LAGUNA HILLS, CA—As reported recently, Nadel hascompleted the $17-million expansion of the Village at Nellie Gail Ranch,a shopping center located at the intersection ofMoulton Pkwy. and La Paz Rd. here. The extensive remodel andexpansion project incorporated 28,000 additional square feet ofretail space. We spoke with GregLyon, principal and design director for Nadel, about howarchitect and design firms are approaching shopping-centerrepositioning and how bricks-and-mortar storeshave made peace with online shopping.

| It seems that repositioning is makingup a huge percentage of shopping-center development. How arearchitecture and planning firms like yours approaching theseprojects?


Lyon: Nadel survived because ofclients repositioning assets. Fortunately, we are also seeing aswell of more ground-up projects happening becauseof all the retail space that was absorbed by food and athleticconcepts during the recession. At first, we saidredevelopment was simply a reimaging job, but wesoon realized it was more of a real estate challenge than a designchallenge. There were three main categories of redevelopment: 1.some clients had a big box that was empty and were trying to divideit up if they couldn't get a single tenant; 2. some clients hadempty shop space within a center; and 3. others had underperformingassets. They all wanted to do everything as economically aspossible. With the big box, it was like a jigsaw puzzle that wecould reduce to reasonable-sized shop space. For empty shop spacewithin a center, the strategy was to come up with a creativeconcept that the brokers could take to market and the tenants couldwrap their brains around, like a Kid Zone where the tenants wereall kid or family focused. That districting created a story thatwould allow brokers to go to market and sell something with acritical mass of visitation. The third issue of underperformingassets was more expensive and challenging—it might be a 30-year-oldcenter across the street from brand-new one that had to beaggressively repositioned for a lifestyle feel. It's an expensiveendeavor, and we're still following that now.

| What issues come up in designing forrepositioning that don't come up for ground-up retaildesign?


Lyon: You don't always have completedrawings of what's going on in repositioning. You have to look atwhat's going on structurally, but when you go into therepositioning, invariably you find increased costs. There's also acost involved in doing a more complete forensic of the building, soyou can't always do that. Some buildings built 30 years ago don'thave drawings at all. Another big issue is the cost ofADA upgrades. All of a sudden, you find yourselfin a situation where you have to meet all the current standards.And, of course, there is the downtime; no matter what you do youwill disrupt existing tenants or shop-space parking and there maybe scaffolding customers are walking under to get to the shops.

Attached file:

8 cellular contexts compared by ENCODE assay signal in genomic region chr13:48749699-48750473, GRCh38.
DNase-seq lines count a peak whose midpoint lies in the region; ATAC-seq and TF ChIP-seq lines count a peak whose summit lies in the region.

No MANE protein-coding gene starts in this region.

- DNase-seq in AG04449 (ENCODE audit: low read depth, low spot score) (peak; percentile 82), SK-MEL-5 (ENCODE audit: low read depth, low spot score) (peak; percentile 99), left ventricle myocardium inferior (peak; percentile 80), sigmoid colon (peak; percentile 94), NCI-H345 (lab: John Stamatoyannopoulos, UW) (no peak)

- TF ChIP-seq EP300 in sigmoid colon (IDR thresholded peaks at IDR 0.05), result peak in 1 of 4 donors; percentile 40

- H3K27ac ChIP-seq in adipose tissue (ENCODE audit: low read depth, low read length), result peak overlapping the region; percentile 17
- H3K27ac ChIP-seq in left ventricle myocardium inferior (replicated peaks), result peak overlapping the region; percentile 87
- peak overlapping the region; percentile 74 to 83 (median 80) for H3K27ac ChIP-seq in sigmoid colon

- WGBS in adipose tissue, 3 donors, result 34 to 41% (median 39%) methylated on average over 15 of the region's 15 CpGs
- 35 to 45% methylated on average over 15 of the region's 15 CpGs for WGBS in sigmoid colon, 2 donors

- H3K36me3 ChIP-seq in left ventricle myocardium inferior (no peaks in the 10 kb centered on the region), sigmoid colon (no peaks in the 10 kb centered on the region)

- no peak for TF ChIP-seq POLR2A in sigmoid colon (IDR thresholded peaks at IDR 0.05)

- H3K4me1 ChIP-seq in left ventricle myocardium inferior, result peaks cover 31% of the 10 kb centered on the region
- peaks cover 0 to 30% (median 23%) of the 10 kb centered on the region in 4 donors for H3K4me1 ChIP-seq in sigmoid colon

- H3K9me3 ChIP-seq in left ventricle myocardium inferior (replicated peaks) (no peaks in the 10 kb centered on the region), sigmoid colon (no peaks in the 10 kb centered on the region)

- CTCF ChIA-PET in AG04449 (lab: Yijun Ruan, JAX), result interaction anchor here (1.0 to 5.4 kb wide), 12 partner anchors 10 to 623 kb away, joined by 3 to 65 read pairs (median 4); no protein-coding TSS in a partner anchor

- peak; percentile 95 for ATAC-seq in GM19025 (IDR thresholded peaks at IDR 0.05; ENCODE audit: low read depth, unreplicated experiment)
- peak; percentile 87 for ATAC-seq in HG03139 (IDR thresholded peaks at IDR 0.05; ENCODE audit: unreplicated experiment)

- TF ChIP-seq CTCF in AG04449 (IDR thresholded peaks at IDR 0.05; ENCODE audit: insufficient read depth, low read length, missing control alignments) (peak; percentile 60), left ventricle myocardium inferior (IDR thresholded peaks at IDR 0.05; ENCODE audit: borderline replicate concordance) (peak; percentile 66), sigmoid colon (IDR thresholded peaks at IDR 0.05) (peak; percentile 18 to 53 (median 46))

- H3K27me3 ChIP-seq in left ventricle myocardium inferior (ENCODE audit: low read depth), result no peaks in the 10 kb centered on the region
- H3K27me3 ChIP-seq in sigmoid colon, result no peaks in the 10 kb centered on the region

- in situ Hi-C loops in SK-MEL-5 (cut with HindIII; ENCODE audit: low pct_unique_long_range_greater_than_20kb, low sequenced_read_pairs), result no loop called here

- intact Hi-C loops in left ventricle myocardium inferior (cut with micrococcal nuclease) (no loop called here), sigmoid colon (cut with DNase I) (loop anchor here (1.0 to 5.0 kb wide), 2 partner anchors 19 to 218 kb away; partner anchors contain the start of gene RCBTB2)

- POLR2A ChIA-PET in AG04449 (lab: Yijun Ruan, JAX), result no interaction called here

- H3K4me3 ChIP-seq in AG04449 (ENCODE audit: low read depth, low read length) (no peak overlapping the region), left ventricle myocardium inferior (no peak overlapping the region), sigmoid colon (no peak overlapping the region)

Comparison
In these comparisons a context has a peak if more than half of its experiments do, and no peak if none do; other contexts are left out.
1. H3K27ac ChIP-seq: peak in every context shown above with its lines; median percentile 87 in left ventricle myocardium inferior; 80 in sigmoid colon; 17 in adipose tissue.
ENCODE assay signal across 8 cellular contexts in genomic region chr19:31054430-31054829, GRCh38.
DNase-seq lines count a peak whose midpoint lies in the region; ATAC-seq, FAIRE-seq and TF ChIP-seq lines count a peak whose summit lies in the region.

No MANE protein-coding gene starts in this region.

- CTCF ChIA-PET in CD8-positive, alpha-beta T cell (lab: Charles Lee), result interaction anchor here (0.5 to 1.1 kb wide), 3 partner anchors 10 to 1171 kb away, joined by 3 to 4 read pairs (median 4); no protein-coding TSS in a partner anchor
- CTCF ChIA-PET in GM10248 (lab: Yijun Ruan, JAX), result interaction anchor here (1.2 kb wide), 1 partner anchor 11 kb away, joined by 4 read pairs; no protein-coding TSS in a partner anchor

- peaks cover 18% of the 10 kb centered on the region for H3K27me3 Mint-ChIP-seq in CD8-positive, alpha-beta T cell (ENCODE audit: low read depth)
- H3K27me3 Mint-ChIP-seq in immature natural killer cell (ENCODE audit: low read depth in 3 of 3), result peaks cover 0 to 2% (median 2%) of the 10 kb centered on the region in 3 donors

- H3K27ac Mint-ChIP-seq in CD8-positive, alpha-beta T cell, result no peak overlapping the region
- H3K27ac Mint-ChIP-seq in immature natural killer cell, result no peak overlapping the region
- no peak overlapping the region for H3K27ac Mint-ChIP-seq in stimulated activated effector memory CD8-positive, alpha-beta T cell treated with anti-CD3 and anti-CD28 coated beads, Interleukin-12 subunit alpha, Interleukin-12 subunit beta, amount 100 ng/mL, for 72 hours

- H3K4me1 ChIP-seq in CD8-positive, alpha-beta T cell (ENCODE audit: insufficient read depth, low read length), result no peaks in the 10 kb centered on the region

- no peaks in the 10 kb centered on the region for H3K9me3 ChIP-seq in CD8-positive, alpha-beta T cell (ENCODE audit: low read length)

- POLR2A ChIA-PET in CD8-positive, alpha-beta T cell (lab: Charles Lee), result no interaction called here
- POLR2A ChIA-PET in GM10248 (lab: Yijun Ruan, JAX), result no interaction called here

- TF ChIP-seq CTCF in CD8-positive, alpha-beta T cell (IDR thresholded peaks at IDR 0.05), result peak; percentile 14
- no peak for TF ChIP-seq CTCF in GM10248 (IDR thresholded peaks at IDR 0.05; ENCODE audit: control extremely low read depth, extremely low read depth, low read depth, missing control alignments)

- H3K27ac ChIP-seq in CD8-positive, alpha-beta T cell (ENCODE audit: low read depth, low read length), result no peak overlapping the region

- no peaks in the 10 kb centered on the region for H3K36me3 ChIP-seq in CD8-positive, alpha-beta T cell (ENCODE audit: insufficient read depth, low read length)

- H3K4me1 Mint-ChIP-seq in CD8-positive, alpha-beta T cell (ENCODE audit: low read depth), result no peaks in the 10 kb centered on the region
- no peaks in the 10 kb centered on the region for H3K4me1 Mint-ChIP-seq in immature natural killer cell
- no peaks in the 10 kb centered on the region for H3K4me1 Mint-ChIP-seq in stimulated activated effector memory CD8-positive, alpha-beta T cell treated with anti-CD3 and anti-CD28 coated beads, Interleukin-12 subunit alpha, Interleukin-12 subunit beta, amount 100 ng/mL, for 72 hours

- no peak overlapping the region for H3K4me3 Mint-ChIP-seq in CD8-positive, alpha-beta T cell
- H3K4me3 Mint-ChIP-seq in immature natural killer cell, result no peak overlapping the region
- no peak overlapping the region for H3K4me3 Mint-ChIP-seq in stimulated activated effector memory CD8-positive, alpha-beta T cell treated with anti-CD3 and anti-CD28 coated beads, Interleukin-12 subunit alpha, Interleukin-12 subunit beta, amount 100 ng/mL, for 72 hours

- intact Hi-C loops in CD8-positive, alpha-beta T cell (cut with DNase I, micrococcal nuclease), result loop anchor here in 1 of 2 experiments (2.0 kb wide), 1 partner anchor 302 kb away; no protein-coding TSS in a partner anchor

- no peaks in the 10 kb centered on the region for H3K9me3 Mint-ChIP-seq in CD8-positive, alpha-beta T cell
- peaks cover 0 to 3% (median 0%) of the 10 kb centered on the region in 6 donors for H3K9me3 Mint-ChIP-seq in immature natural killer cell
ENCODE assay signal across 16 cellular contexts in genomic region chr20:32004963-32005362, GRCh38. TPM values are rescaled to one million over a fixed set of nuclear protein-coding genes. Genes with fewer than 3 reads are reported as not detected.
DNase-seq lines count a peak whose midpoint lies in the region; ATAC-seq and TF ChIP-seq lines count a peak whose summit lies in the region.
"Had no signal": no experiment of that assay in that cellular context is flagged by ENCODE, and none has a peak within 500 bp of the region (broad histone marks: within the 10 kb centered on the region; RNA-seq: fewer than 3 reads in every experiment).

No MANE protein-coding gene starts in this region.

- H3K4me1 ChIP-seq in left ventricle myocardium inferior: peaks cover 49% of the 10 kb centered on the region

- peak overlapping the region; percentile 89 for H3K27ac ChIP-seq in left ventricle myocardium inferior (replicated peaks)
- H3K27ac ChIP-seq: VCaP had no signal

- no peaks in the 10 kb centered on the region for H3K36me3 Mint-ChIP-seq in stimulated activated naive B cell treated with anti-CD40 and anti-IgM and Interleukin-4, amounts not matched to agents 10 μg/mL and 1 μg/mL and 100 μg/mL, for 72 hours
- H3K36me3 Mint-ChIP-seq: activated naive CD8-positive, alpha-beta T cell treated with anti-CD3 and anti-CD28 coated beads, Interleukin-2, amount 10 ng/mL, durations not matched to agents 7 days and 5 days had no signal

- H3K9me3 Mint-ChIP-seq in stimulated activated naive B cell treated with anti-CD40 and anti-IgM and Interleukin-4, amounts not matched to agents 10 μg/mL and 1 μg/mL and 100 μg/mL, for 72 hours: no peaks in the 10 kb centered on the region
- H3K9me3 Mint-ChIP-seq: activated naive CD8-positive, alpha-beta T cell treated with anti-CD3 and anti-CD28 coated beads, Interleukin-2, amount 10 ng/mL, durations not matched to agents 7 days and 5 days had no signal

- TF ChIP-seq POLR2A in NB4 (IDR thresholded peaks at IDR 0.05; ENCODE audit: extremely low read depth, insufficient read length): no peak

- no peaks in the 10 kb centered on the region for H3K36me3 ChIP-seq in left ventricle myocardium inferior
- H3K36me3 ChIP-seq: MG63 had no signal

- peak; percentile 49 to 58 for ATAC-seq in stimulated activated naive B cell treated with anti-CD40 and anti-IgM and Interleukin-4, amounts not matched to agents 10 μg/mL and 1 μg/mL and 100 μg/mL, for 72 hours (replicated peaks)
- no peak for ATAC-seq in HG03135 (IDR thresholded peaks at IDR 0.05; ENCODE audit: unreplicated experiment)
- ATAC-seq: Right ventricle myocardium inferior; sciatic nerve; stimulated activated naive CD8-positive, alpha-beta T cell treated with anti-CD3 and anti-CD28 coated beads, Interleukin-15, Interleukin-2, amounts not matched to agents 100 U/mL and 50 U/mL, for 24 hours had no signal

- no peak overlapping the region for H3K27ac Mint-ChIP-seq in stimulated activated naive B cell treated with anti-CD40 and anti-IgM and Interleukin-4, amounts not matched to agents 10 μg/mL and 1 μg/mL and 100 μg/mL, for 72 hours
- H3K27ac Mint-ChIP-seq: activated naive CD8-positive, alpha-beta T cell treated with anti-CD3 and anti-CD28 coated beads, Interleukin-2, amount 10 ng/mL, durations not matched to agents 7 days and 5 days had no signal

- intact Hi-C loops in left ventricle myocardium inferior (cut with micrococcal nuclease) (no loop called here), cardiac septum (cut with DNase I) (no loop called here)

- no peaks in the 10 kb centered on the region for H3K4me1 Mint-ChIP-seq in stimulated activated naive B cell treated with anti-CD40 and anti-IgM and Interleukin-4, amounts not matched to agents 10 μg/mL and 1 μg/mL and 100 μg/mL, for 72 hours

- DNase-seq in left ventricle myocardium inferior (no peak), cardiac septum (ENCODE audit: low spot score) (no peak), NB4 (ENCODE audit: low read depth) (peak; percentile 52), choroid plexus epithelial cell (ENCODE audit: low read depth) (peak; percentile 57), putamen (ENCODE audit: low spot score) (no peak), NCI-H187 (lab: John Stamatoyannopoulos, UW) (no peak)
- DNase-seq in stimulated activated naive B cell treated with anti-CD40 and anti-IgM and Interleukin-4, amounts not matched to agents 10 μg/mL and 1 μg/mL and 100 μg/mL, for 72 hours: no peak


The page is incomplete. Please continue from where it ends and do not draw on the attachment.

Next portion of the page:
| What other retail design trends are younoticing, particularly in Orange County?


Lyon: In Southern California ingeneral, but particularly in Orange County, with the emerging foodculture, restaurants are now a viable retailanchor. This is the critical mass of the right dining offering, sorestaurants can function as a weekend and evening anchor for acenter. That culture is so pervasive, and ironically it came out ofthe recession with food trucks offering gourmet food. It introducedAmericans to the concept of building their own gourmet burger orpizza, organic and sustainable foods and renewedthe importance of the Food Network channel.


There's s shift in ground-up retail now. What was going to be awar between bricks-and-mortar stores and theInternet has evolved into a sophisticatedrelationship between social media and the physical environment.Developers and retail destinations understand it's a continuum andthat a vertical brand has to have a social-media program that'sconnected with their shoppers and guests in a much more ubiquitousway than ever before. There isn't a battle, but a relationship now.It's all about market share.


Another trend is sustainability.Millennials have come of age and are veryconscious about green issues and sustainability. It's not just theright thing to do but it will create brand loyalty. It's goodbusiness now. Over the past five years, people grew up in thiscountry and now have an income. There's this amazing food trend anda real integration of media and bricks-and-mortars.

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Carrie Rossenfeld

Carrie Rossenfeld is a reporter for the San Diego and Orange County markets on and a contributor to Real Estate Forum. She was a trade-magazine and newsletter editor in New York City before moving to Southern California to become a freelance writer and editor for magazines, books and websites. Rossenfeld has written extensively on topics including commercial real estate, running a medical practice, intellectual-property licensing and giftware. She has edited books about profiting from real estate and has ghostwritten a book about starting a home-based business.